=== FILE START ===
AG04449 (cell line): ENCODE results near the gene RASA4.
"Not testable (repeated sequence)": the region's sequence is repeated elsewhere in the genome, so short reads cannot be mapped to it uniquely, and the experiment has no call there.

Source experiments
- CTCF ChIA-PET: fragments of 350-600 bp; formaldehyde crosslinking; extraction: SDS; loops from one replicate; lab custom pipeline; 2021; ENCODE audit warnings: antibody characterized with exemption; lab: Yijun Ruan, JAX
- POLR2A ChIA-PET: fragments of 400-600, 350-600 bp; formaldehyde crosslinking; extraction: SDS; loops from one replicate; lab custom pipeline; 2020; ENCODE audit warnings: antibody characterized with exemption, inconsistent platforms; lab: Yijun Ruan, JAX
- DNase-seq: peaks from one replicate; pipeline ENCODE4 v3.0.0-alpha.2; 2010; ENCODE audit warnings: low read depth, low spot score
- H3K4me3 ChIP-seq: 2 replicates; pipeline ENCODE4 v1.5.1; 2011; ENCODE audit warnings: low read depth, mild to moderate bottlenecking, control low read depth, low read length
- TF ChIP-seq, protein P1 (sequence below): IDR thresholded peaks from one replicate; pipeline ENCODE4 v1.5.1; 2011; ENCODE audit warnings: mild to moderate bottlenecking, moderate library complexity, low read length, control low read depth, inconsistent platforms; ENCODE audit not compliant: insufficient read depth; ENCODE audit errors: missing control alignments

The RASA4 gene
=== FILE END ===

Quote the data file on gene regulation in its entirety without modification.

AG04449 (cell line): ENCODE results near the gene RASA4.
"Not testable (repeated sequence)": the region's sequence is repeated elsewhere in the genome, so short reads cannot be mapped to it uniquely, and the experiment has no call there.

Source experiments
- CTCF ChIA-PET: fragments of 350-600 bp; formaldehyde crosslinking; extraction: SDS; loops from one replicate; lab custom pipeline; 2021; ENCODE audit warnings: antibody characterized with exemption; lab: Yijun Ruan, JAX
- POLR2A ChIA-PET: fragments of 400-600, 350-600 bp; formaldehyde crosslinking; extraction: SDS; loops from one replicate; lab custom pipeline; 2020; ENCODE audit warnings: antibody characterized with exemption, inconsistent platforms; lab: Yijun Ruan, JAX
- DNase-seq: peaks from one replicate; pipeline ENCODE4 v3.0.0-alpha.2; 2010; ENCODE audit warnings: low read depth, low spot score
- H3K4me3 ChIP-seq: 2 replicates; pipeline ENCODE4 v1.5.1; 2011; ENCODE audit warnings: low read depth, mild to moderate bottlenecking, control low read depth, low read length
- TF ChIP-seq, protein P1 (sequence below): IDR thresholded peaks from one replicate; pipeline ENCODE4 v1.5.1; 2011; ENCODE audit warnings: mild to moderate bottlenecking, moderate library complexity, low read length, control low read depth, inconsistent platforms; ENCODE audit not compliant: insufficient read depth; ENCODE audit errors: missing control alignments

The RASA4 gene